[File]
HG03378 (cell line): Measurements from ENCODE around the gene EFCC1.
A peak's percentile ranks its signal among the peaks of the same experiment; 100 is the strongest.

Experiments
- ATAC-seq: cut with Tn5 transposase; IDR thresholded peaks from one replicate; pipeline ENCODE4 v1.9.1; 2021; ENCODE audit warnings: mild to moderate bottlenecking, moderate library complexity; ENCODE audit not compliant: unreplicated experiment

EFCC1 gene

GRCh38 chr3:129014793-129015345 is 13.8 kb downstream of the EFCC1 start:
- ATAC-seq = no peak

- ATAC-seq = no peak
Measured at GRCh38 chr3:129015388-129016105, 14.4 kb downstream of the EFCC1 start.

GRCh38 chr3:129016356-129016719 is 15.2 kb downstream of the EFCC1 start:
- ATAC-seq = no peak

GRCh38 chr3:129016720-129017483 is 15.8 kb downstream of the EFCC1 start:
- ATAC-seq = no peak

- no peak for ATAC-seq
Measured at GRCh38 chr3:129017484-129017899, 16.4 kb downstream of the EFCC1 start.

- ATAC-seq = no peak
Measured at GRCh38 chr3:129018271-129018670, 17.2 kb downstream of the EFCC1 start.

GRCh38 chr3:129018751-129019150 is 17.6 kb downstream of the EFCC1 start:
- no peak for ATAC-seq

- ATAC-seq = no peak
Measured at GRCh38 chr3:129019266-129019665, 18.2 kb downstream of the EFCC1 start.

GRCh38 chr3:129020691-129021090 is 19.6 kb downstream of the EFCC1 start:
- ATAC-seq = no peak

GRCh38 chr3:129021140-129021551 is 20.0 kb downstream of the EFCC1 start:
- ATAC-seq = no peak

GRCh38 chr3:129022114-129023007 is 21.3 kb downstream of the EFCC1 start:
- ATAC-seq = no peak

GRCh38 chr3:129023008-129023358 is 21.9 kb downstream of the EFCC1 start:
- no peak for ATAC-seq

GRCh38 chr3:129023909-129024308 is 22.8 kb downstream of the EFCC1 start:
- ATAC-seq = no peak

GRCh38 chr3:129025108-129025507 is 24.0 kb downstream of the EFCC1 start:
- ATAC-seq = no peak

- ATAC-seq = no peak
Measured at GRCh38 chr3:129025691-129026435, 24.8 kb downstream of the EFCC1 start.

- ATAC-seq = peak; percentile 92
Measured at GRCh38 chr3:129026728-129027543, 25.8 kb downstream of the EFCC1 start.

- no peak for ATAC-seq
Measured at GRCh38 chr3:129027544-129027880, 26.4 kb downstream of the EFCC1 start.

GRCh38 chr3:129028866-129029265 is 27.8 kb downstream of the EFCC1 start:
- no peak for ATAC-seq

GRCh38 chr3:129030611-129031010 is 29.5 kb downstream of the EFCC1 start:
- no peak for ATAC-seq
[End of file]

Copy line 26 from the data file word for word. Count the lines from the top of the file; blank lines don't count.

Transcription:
GRCh38 chr3:129022114-129023007 is 21.3 kb downstream of the EFCC1 start: